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Gordon Parks Inspired Photography with Alvin C. Jacobs

Images courtesy The Gordon Parks Foundation.

All ages
  • About This Program

    Learn the history and style of photography pioneer Gordon Parks from Image Activist Alvin C. Jacobs!

    Photography has been a critical tool for storytelling throughout generations. For this fun and educational Family First workshop, photographer & image activist Alvin C. Jacobs will lead participants through the history, style and major works of the acclaimed Gordon Parks - one of the greatest photographers of the 20th century, who is known for his deeply rooted commitment to capturing stories that illustrate social injustices through the lens of African-Americans.

    Jacobs will guide participants through basic tools to enact a storytelling voice via the art of photography. Participants will have the choice to showcase the photos they take during the session (optional). This workshop is open to participants of all ages and experience levels. Adults and children may use any type of camera they would like–from mobile phone cameras to professional cameras–to engage in this virtual workshop.

    Family First is presented by Novant Health

  • How To Participate

    The workshop will be streamed live on Friday, July 24 at 3 pm via Zoom. Use the following URL to access and participate in this workshop:

    If you would like to watch the program live on YouTube, visit the Gantt Center's official YouTube channel.

  • About Gordon Parks

    Gordon Parks, one of the greatest photographers of the twentieth century, was a humanitarian with a deep commitment to social justice. He left behind an exceptional body of work that documents American life and culture from the early 1940s into the 2000s, with a focus on race relations, poverty, civil rights, and urban life. Parks was also a distinguished composer, author, and filmmaker who interacted with many of the leading people of his era—from politicians and artists to athletes and other celebrities.

    Born into poverty and segregation in Fort Scott, Kansas, in 1912, Parks was drawn to photography as a young man when he saw images of migrant workers in a magazine. After buying a camera at a pawnshop, he taught himself how to use it. Despite his lack of professional training, he won the Julius Rosenwald Fellowship in 1942; this led to a position with the photography section of the Farm Security Administration (FSA) in Washington, D.C., and, later, the Office of War Information (OWI). Working for these agencies, which were then chronicling the nation’s social conditions, Parks quickly developed a personal style that would make him among the most celebrated photographers of his era. His extraordinary pictures allowed him to break the color line in professional photography while he created remarkably expressive images that consistently explored the social and economic impact of poverty, racism, and other forms of discrimination.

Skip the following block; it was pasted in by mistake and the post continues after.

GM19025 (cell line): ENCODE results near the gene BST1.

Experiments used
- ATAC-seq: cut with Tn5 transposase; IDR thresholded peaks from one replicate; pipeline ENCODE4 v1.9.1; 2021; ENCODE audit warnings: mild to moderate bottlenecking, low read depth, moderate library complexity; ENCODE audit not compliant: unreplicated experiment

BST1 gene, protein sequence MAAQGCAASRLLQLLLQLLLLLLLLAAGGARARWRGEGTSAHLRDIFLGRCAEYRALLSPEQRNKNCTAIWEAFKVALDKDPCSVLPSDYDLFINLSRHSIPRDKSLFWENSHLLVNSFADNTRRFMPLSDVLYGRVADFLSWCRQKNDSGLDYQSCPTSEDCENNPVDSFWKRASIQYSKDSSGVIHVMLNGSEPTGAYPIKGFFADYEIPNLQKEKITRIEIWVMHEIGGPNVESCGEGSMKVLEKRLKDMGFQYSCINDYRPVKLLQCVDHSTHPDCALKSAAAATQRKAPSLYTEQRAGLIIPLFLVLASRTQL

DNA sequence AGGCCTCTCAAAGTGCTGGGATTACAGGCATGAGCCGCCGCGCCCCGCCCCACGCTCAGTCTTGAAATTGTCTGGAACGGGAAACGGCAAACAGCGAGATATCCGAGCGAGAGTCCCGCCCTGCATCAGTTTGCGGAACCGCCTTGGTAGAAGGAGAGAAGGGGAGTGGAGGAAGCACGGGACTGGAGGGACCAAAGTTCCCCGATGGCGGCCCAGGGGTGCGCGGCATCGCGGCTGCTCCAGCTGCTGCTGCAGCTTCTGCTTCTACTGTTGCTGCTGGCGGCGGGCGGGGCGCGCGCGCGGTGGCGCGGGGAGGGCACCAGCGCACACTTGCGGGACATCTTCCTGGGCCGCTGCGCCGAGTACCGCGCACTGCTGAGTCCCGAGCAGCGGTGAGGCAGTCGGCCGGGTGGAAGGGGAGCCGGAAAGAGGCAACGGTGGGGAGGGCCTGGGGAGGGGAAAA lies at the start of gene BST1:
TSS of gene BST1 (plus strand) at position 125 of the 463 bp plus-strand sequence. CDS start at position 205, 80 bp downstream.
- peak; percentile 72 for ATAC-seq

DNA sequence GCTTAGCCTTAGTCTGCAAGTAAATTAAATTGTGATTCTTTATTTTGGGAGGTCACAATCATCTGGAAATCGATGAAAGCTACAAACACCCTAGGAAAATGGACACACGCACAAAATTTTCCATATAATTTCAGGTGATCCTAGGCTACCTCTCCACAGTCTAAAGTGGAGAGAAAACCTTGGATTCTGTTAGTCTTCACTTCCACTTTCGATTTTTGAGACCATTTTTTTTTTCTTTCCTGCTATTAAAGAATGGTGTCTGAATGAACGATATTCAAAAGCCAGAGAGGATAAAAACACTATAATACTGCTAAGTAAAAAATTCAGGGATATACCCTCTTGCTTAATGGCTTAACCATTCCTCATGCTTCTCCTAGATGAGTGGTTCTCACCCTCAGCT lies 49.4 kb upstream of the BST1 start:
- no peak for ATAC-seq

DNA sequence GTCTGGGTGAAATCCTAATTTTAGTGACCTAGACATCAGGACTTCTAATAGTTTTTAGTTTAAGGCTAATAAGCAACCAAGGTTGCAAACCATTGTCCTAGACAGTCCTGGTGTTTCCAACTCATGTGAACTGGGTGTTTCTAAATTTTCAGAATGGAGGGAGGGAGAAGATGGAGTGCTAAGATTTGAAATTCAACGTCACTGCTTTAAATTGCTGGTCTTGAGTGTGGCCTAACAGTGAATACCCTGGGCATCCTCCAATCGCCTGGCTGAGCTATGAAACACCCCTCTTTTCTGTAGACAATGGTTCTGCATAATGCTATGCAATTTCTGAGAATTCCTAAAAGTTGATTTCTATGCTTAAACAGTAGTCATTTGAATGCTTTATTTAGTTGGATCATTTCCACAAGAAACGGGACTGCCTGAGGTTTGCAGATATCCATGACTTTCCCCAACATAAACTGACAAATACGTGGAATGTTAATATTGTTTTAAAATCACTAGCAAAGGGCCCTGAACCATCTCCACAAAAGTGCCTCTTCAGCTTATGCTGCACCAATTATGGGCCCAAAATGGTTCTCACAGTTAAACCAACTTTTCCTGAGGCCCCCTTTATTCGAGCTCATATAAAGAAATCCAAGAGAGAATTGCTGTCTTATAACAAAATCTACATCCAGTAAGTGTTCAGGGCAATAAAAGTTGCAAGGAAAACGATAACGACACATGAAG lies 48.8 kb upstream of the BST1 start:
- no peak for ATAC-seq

Additional Media: How self-taught photographer Gordon Parks became a master storyteller

  • About The Teaching Artist

    Alvin C. Jacobs, Jr., a native of Rockford, IL, is a professional photographer and image activist currently living in Charlotte, NC. He is also the 2018-2019 Gantt Center artist-in-residence who was commissioned to photograph the award-winning images in the Gantt Center's exhibition Welcome to Brookhill. A transplant to the Queen City, Jacobs honed his craft on the front lines of America's social justice movements. He has since emerged as a premier photographer and photo-documentarian. His distinctive aesthetic is marked by a propensity toward highlighting stark contrast and in dealing in the black & white - both in photography and in the world. This talent for capturing the heart of his subjects on camera has led to him being named one of Charlotte Magazine's 2018 "Charlotteans of the Year" and Creative Loafing's "Best Photographer of 2018." Welcome to Brookhill also received top honors by Creative Loafing readers as "Best Exhibit of 2018."

    Jacobs specializes in social documentary and professional sports, portrait, editorial, and fashion photography. He has been commissioned by the NFL, NBA, and NASCAR and has been interviewed by CNN, HLN, Fox News and various local media outlets. Jacobs' work has been displayed in a Black History Month exhibit for Clifford Chance, LLP in New York and, currently, he is a featured artist in the co-curated exhibition K(no)w Justice, K(no)w Peace at the Levine Museum of the New South in Charlotte and at Davidson College in the photography exhibit Three Steps Back: A Call To Action. Prior to shooting Welcome to Brookhill, Jacobs was commissioned to photograph multiple record breaking dates for Jay Z's 4:44 Tour.

    Hear From The Teaching Artist

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